LONDON (Reuters) - Sovereign investors are helping fuel billion-dollar funding rounds for emerging-market tech startups, where companies and their backers are fighting for first-mover advantage in the digital space.
The aim is to find firms that can replicate the models of Amazon, Netflix and Facebook in the United States - companies that will dominate a young, tech-savvy market.
Sovereign wealth funds (SWFs) have the capital to feed this trend – and the patience to wait.
Instead of exposing themselves to a stock market listing, companies simply return to private backers in ever-bigger funding rounds, building war chests to pick off their rivals.
To April 24 this year, SWFs participated in 15 venture capital mega-deals, worth some $10.9 billion, compared with 22 deals worth just $9.75 billion in all of 2017, according to funding database PitchBook.
Asian venture capital funding rounds worth $100 million or more reached a total $20.7 billion to April 21, data from research firm Preqin showed. That easily outstripped those in the United States, worth $8.9 billion, and in Europe, worth $1.7 billion.(Value of venture capital megadeals by region: reut.rs/2JHL84N)
Asia is attractive because it has fewer established or entrenched companies, said Jeff Schlapinski, head of research at EMPEA, a trade association for private capital in emerging markets: “In the U.S., you have to go up against Amazon, or Facebook or Google.”
According to Preqin, 14 of 2017’s largest 20 venture capital deals took place in Asia, mainly China and India. Among them were a $4 billion mega-funding round for China’s ride-hailing firm Didi Chuxing, backed by Abu Dhabi’s Mubadala Capital and Japan’s SoftBank Group (9984.T).
Singapore’s sovereign investors Temasek and GIC have also made a splash. Last October, GIC took part in a $4 billion round for Meituan-Dianping, China’s largest online services provider. Temasek invested in a $1.5 billion February funding round for Indonesian ride-hailing firm Go-Jek.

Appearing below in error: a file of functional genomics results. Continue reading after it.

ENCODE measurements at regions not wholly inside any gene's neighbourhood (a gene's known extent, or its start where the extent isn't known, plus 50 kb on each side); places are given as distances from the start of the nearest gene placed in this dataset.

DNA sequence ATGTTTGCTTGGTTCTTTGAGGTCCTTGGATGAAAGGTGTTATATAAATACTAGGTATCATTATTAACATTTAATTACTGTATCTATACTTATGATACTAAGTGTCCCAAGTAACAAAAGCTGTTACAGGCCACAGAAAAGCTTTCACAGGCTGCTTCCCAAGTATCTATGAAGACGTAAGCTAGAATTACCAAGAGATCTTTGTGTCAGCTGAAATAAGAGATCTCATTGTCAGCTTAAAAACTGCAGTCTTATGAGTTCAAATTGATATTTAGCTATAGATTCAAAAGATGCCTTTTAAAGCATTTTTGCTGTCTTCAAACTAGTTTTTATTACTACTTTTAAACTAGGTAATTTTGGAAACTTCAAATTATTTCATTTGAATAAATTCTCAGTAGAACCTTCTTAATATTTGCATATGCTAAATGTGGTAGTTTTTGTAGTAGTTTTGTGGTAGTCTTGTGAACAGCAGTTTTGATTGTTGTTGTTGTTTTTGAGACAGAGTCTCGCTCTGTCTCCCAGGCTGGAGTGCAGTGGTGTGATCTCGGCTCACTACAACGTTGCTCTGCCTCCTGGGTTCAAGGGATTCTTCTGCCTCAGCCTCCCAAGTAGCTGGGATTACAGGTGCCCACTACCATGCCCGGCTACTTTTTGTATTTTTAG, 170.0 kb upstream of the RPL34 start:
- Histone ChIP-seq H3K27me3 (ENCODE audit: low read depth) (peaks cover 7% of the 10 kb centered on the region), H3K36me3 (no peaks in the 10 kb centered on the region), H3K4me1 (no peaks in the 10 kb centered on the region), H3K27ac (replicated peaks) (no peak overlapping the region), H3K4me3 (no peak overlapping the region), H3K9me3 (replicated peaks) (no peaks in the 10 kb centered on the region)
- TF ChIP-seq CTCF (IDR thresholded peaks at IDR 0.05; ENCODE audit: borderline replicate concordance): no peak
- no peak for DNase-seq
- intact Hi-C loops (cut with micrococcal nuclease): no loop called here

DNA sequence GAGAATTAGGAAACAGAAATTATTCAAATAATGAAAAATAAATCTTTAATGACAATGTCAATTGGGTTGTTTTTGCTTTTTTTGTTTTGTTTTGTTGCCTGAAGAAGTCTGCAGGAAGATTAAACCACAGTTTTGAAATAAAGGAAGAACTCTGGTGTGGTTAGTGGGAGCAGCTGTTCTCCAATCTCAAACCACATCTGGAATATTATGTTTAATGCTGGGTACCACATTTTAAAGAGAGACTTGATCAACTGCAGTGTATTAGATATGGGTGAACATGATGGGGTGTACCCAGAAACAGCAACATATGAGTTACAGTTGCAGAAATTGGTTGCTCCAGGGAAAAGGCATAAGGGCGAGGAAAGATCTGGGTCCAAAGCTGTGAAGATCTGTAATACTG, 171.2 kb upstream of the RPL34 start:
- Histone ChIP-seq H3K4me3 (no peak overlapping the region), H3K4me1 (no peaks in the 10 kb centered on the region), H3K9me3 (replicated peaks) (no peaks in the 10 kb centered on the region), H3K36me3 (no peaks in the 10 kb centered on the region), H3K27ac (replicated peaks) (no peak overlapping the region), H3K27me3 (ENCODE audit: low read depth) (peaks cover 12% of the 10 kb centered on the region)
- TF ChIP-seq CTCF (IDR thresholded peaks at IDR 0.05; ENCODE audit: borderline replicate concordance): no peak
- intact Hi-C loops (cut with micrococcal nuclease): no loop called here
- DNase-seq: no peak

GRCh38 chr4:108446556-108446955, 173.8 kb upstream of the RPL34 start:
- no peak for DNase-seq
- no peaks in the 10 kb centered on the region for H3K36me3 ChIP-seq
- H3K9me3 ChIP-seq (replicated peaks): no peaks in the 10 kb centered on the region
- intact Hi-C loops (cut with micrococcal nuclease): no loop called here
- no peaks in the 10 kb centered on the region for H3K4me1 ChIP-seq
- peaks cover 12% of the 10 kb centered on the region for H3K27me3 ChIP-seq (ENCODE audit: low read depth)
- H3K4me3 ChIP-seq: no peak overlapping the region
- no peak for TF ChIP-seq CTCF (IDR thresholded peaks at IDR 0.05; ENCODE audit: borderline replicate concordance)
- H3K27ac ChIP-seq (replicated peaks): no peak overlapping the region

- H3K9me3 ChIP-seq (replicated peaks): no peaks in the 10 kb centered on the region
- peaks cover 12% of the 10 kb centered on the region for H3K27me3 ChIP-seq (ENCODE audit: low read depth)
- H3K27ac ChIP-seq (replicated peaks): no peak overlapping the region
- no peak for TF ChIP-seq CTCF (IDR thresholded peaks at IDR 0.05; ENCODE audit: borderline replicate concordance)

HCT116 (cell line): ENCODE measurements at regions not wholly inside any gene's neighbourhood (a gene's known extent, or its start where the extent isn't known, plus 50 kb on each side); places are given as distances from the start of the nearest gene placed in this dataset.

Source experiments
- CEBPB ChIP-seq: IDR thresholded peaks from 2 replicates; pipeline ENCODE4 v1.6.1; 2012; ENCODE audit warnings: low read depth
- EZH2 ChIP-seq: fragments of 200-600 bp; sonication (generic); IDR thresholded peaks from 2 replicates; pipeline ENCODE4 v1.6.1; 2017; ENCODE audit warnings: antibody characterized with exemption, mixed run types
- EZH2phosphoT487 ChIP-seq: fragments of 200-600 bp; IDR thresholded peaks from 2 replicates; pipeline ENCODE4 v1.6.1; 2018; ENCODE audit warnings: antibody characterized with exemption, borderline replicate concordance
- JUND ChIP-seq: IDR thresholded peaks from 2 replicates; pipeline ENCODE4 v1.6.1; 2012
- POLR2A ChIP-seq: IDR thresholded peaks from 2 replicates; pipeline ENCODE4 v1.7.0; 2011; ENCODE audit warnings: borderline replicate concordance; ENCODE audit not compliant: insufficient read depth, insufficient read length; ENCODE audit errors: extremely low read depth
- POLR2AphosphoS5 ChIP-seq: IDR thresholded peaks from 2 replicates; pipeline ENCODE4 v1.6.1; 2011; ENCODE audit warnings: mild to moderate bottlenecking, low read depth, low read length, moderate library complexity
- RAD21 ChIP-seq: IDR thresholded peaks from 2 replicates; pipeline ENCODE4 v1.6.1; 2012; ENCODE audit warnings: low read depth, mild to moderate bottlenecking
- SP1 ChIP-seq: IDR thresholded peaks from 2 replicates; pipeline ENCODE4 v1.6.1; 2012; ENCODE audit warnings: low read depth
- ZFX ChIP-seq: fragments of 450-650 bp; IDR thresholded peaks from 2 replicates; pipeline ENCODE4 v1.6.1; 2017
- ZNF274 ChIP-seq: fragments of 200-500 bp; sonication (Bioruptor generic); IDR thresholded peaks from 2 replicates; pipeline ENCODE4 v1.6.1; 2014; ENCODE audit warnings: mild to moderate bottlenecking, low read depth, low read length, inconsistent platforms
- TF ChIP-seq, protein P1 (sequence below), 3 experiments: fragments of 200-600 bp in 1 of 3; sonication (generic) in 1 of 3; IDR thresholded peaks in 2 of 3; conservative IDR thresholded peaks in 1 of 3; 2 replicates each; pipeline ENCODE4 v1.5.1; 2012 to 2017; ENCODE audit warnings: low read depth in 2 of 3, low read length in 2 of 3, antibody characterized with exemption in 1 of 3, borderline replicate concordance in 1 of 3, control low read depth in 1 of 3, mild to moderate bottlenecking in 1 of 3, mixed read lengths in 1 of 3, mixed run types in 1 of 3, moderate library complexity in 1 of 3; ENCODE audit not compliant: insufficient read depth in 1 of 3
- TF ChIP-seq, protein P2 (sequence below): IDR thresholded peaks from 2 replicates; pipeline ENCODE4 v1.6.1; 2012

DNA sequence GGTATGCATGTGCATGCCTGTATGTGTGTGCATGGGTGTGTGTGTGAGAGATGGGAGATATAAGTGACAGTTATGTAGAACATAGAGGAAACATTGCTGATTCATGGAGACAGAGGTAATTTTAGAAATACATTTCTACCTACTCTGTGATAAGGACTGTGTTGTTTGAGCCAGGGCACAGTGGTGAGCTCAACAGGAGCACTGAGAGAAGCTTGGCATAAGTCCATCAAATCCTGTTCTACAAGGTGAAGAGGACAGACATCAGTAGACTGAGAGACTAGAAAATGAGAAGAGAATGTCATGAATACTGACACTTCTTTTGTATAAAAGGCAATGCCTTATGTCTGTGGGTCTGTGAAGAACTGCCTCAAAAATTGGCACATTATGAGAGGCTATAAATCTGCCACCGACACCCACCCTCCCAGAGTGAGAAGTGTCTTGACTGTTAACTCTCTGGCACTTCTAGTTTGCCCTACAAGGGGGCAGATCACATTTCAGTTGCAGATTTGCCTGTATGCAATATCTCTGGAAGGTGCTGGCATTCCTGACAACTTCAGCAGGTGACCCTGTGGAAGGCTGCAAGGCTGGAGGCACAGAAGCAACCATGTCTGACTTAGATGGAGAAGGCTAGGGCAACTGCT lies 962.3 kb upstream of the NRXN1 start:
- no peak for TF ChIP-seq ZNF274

One driver is Asia’s expanding middle class, with near universal access to smart devices and technology. “Significant consumers with capital have never been reachable more easily and affordably,” said Chris Schroeder, founder of Next Billion Ventures, a firm focused on emerging market hi-tech businesses.
Given the competition for this market, the canniest investors are now seeking ways to consolidate their holdings.
“There comes a time when investors look at the really fierce competition between companies and can see better prospects if the companies were to merge or combine their efforts,” said EMPEA’s Schlapinski.
In April, the Financial Times reported that SoftBank planned to move more than $20 billion of its ride-hailing stakes in Uber, Didi Chuxing, India’s Ola and Singapore’s Grab into the $93 billion Vision Fund.
This tech-focused joint venture with Saudi’s Public Investment Fund (PIF) has also just led a $1.9 billion funding round for Chinese truck-hailing service Manbang.
Ride-hailing is hotly fought over in Asia. Didi Chuxing absorbed Uber’s China operations in August 2016, and Uber’s Southeast Asia business was sold to Grab in March after a costly battle.
China’s saturated bike-sharing market has also been consolidating, with Meituan-Dianping buying Mobike for $2.7 billion in April.
The involvement of SWFs allows early stage venture capital investors a way to exit without listing. But their sheer scale means conventional players have to raise ever-bigger funds to compete, or risk getting squeezed out of the market.
“SWFs are running valuations up because they enter with more money. That’s a problem when there is more money than startups,” said Javier Capape, a director at the Sovereign Wealth Lab research centre in Madrid.
“The industry is saturated with capital right now,” agreed Felice Egidio, Preqin’s head of venture capital products. “But all this accessibility to ‘loose capital’ is slowing down the process of the potential exit … eventually there has got to be some sort of market correction.”
Success is still determined by how these companies fare in an initial public offering. Didi Chuxing is reportedly in talks about floating this year at a valuation of up to $80 billion. Meituan-Dianping is also said to be eyeing a listing.
But Uber looks unlikely to list this year after numerous problems. And if companies don’t list, each additional prospect becomes harder for SWF deal origination teams to sell to their investment committee.
“Everyone is in the boat, but we need to see the boat reach the harbor,” said Markus Massi, a senior partner at The Boston Consulting Group. “You want to see if the initial investments pay off, and IPOs are needed to confirm the trend. If you have several delays, then risk appetite will be reduced.”
Reporting by Claire Milhench, editing by Larry King